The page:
Genetically Modified T Cells Against Ovarian Cancer
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|ClinicalTrials.gov Identifier: NCT03184753|
Recruitment Status : Unknown
Verified March 2020 by Lung-Ji Chang, Shenzhen Geno-Immune Medical Institute.
Recruitment status was: Recruiting
First Posted : June 14, 2017
Last Update Posted : March 19, 2020
|Condition or disease||Intervention/treatment||Phase|
|Ovarian Cancer||Biological: OC-IgT cells||Phase 1 Phase 2|
Ovarian cancer (OC) is a cancer that forms in or on an ovary. The majority of OC arises from the epithelium (outer lining) of the ovary. In 2015 OC was found in 1.2 million women and resulted in 161,100 deaths worldwide. Among women it is the seventh-most common cancer and the eighth-most common cause of death from cancer. Treatment for OC consists of surgery, chemotherapy, radiotherapy and sometimes, novel immunotherapies. The best treatment options depend on many factors, including the type of OC, its stage and grade, as well as the general health of the patient.
Adoptive immunotherapy with cytotoxic T lymphocytes reactive with specific antigens has proven to be effective. Novel chimeric antigen receptor gene modified T cell (CART) based immunotherapy has demonstrated great successes in B cell malignancies. Here, the study aim is to evaluate the safety and efficacy of genetically engineered OC-specific and immune modulatory T cells in patients. The primary study objectives are to evaluate the safety of the investigational product, autologous OC-IgT cells, to subjects by IV and intratumoral injection. The secondary study objectives are (1) to evaluate the success rate of generating autologous OC-IgT cells in vitro, and (2) to determine the anti-OC efficacy of the OC-IgT cells.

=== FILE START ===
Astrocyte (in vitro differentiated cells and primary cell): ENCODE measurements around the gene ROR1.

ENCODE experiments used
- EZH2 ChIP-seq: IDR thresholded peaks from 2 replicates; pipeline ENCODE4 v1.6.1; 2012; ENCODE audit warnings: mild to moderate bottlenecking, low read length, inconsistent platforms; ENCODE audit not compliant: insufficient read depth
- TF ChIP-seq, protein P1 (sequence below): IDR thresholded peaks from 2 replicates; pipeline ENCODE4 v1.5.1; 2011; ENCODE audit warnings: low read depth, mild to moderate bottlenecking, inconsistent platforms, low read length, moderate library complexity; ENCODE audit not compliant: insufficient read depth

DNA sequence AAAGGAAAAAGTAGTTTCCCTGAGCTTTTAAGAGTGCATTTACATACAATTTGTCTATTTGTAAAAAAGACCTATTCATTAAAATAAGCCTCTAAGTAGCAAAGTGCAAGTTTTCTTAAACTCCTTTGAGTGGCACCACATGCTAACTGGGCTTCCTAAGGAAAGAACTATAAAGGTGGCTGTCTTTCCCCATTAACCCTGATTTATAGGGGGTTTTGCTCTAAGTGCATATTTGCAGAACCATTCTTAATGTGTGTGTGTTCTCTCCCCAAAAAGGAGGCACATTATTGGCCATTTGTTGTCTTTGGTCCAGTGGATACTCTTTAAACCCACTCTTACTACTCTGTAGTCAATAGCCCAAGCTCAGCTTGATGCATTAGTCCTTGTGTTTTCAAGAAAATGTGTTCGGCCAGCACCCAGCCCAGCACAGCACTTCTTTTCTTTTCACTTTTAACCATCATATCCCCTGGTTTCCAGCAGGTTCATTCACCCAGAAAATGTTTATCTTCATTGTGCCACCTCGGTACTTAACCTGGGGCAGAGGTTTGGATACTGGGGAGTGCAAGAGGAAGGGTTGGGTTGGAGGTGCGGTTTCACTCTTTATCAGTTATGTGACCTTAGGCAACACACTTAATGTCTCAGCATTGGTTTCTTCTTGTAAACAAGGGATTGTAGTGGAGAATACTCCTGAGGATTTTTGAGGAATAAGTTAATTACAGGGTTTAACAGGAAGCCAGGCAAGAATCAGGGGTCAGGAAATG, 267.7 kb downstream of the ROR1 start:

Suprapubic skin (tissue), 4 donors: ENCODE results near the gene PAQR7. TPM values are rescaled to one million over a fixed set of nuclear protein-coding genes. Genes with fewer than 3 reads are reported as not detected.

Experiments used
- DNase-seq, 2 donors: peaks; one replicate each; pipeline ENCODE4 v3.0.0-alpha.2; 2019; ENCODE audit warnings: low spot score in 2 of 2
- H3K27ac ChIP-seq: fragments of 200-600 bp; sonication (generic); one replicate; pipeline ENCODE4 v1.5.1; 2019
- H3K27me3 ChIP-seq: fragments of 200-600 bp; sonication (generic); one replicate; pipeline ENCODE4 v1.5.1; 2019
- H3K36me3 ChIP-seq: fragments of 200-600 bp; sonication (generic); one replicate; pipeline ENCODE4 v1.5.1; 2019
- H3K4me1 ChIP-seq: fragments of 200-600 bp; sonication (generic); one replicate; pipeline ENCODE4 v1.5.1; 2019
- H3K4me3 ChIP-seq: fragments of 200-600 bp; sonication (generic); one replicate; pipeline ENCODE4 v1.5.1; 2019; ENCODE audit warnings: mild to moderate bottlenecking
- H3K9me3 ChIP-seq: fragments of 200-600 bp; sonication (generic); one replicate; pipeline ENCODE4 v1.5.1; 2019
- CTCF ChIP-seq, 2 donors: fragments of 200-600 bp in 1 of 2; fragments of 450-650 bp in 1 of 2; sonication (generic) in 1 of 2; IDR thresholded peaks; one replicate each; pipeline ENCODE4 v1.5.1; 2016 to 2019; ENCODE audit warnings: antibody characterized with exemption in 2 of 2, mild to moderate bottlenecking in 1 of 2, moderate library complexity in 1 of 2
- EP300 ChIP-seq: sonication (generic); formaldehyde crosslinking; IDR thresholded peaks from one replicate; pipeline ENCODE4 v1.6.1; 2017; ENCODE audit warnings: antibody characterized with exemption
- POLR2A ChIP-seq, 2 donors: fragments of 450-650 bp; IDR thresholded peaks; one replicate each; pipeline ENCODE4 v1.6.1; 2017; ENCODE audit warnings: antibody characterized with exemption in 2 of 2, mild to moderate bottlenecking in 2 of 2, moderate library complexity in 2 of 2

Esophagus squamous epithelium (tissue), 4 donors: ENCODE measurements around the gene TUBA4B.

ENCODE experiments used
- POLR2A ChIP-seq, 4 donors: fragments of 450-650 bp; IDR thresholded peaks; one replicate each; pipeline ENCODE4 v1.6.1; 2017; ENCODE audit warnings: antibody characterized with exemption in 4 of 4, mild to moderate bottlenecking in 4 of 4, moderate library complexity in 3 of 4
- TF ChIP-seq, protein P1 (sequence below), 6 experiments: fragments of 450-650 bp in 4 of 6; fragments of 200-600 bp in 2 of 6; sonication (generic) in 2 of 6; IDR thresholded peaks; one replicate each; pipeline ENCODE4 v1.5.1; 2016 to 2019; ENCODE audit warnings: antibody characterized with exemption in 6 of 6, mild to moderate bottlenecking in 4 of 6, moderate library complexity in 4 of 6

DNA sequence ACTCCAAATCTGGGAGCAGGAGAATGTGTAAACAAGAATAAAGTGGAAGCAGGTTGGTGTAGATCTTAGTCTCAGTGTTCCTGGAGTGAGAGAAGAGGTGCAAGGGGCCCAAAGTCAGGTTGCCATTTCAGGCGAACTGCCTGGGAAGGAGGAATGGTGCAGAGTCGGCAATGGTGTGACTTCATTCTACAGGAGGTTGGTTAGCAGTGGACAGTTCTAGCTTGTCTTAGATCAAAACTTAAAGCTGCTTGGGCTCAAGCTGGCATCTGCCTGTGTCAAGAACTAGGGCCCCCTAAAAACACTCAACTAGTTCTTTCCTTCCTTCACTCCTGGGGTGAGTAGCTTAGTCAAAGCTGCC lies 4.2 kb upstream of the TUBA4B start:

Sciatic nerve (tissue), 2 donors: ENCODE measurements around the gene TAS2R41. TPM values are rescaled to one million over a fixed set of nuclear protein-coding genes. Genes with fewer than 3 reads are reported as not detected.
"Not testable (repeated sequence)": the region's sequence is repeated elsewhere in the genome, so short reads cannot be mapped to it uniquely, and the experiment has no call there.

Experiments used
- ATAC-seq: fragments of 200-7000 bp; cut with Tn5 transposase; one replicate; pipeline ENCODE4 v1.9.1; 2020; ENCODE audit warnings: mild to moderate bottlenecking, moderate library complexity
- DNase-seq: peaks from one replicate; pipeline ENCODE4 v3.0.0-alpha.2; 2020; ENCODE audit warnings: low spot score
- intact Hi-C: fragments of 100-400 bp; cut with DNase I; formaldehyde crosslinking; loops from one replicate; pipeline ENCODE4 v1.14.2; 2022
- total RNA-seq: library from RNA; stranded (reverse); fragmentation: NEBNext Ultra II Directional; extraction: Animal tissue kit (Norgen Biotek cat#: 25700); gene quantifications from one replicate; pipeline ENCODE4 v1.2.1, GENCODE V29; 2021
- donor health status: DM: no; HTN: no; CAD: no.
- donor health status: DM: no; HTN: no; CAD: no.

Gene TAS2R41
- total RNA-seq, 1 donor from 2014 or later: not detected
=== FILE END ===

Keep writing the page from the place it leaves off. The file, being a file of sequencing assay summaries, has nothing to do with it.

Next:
|Study Type :||Interventional (Clinical Trial)|
|Estimated Enrollment :||100 participants|
|Intervention Model:||Single Group Assignment|
|Masking:||None (Open Label)|
|Official Title:||Innovative Treatment of Ovarian Cancer Based on Immunogene-modified T Cells (IgT)|
|Actual Study Start Date :||May 15, 2017|
|Estimated Primary Completion Date :||March 31, 2020|
|Estimated Study Completion Date :||December 31, 2020|
Experimental: Single arm
OC-IgT cells to treat ovarian cancer.
Biological: OC-IgT cells
Autologous human OC-IgT cells.
- percentage of adverse effects after OC-IgT cells injection [ Time Frame: up to one month ]To assess the safety of autologous OC-IgT cells in vivo. The percentage of patients who have adverse effects will be evaluated by using the NCI CTCAE V4.0 criteria.
- Rate of successful OC-IgT generation [ Time Frame: up to one month ]The percentage of successful OC-IgT generation, which are derived from subjects and pass the safety test after standard culture procedures, viable for at least one prepatation, will be evaluated.
- Ability of OC-IgT cells to induce anti-ovarian cancer reaction [ Time Frame: after 1 month from OC-IgT cells infusion until 12 months after infusion ]measurement of CA125 concentration in blood sample
- Ability of OC-IgT cells for anti-ovarian cancer reaction [ Time Frame: after 1 month from OC-IgT cell infusion until 24 months after infusion ]Objective response (complete response (CR) + partial response (PR)) was assessed by the Response Evaluation Criteria in Solid Tumors (RECIST) v1.1 criteria. CR is disappearance of all target lesions. Any pathological lymph nodes (whether target or non-target) must have reduction in short axis to <10 mm. Partial response is at least a 30% decrease in the sum of the diameters of target lesions, taking as reference the baseline sum diameters.
To learn more about this study, you or your doctor may contact the study research staff using the contact information provided by the sponsor.
Please refer to this study by its ClinicalTrials.gov identifier (NCT number): NCT03184753
|Contact: Lung-Ji Chang, PhDfirstname.lastname@example.org|
|Shenzhen Geno-immune Medical Institute||Recruiting|
|Shenzhen, Guangdong, China, 518000|
|Contact: Lung-Ji Chang, PhD 86-075586725195 email@example.com|
|Principal Investigator:||Lung-Ji Chang, PhD||Shenzhen Geno-Immune Medical Institute|